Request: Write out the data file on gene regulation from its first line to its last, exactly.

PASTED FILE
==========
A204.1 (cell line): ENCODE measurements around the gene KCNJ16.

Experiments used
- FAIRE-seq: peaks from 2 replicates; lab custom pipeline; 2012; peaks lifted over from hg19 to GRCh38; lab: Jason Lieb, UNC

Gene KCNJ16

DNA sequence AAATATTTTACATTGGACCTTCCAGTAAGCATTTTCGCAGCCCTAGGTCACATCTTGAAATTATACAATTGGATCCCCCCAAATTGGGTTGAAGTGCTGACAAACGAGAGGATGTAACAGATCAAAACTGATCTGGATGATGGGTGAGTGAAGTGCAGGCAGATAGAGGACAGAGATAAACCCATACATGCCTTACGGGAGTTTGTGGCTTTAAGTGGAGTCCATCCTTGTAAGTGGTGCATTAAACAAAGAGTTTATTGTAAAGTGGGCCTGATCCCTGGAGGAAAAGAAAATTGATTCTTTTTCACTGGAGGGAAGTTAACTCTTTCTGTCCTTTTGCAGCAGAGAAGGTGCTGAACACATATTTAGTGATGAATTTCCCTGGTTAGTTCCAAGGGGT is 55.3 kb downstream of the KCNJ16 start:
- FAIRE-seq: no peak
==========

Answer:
A204.1 (cell line): ENCODE measurements around the gene KCNJ16.

Experiments used
- FAIRE-seq: peaks from 2 replicates; lab custom pipeline; 2012; peaks lifted over from hg19 to GRCh38; lab: Jason Lieb, UNC

Gene KCNJ16

DNA sequence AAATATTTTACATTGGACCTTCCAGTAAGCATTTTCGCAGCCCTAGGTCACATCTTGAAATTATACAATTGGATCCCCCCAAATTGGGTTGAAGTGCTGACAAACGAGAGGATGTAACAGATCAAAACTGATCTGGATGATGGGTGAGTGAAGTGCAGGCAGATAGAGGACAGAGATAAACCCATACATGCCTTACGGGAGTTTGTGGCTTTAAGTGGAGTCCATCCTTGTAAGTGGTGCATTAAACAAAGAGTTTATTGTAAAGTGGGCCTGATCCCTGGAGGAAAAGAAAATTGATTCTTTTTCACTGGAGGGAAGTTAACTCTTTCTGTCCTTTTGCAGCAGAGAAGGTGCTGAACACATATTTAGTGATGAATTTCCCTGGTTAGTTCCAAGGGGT is 55.3 kb downstream of the KCNJ16 start:
- FAIRE-seq: no peak